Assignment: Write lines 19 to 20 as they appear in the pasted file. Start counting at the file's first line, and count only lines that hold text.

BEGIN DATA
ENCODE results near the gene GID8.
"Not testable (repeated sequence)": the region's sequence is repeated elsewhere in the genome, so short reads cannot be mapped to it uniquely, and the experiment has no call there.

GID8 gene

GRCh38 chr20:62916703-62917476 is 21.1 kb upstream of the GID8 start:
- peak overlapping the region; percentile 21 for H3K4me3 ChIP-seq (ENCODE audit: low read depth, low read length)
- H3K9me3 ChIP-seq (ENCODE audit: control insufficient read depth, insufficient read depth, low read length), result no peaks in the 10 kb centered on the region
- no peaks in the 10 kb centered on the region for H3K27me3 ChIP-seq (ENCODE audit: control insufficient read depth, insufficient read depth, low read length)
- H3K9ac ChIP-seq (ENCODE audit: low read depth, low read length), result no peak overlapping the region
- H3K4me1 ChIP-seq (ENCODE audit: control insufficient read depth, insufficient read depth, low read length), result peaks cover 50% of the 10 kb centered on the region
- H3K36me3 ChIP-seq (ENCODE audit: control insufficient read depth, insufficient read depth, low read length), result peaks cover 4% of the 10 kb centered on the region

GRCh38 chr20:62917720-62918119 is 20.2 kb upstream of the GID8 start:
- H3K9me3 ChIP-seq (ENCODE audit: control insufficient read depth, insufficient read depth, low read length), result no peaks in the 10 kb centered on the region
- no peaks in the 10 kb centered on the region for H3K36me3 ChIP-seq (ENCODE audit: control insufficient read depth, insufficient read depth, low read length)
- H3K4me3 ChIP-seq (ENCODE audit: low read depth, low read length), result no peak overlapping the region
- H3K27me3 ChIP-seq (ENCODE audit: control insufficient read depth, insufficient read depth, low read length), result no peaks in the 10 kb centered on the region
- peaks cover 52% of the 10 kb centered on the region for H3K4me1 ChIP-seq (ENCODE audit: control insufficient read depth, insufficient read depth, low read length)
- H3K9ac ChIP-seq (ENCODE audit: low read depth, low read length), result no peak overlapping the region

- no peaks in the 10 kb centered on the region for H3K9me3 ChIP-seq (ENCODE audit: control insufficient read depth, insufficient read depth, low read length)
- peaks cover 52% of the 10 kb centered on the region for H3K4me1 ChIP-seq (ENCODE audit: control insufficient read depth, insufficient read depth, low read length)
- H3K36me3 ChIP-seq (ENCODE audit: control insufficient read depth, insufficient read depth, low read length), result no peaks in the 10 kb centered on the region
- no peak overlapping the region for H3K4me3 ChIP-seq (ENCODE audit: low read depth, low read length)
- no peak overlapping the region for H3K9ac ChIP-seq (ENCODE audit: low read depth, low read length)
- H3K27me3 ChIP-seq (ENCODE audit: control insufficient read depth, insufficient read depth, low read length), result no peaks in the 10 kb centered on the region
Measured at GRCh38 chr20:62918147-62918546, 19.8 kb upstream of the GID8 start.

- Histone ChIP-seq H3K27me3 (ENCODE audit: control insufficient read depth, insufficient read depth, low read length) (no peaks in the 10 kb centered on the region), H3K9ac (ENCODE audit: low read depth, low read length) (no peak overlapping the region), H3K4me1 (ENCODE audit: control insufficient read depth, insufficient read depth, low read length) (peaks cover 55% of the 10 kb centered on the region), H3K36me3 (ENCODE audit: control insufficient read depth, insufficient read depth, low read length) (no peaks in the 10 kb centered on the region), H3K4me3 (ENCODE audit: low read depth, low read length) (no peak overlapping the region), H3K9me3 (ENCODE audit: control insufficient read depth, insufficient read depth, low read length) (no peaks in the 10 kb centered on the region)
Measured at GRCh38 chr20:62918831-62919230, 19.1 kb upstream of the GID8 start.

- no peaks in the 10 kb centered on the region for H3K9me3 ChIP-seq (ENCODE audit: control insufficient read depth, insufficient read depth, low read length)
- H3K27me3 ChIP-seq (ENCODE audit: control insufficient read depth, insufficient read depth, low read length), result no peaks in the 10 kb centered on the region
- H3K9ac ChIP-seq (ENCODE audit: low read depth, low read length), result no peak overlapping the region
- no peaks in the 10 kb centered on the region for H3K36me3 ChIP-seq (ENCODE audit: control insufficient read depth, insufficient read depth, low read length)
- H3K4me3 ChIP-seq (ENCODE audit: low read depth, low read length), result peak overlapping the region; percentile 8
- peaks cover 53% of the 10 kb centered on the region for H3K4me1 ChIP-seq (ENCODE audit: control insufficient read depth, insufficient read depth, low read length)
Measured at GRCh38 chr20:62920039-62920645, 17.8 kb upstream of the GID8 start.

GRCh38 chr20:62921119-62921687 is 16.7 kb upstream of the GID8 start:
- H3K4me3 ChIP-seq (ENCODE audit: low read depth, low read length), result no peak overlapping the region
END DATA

- peaks cover 52% of the 10 kb centered on the region for H3K4me1 ChIP-seq (ENCODE audit: control insufficient read depth, insufficient read depth, low read length)
- H3K36me3 ChIP-seq (ENCODE audit: control insufficient read depth, insufficient read depth, low read length), result no peaks in the 10 kb centered on the region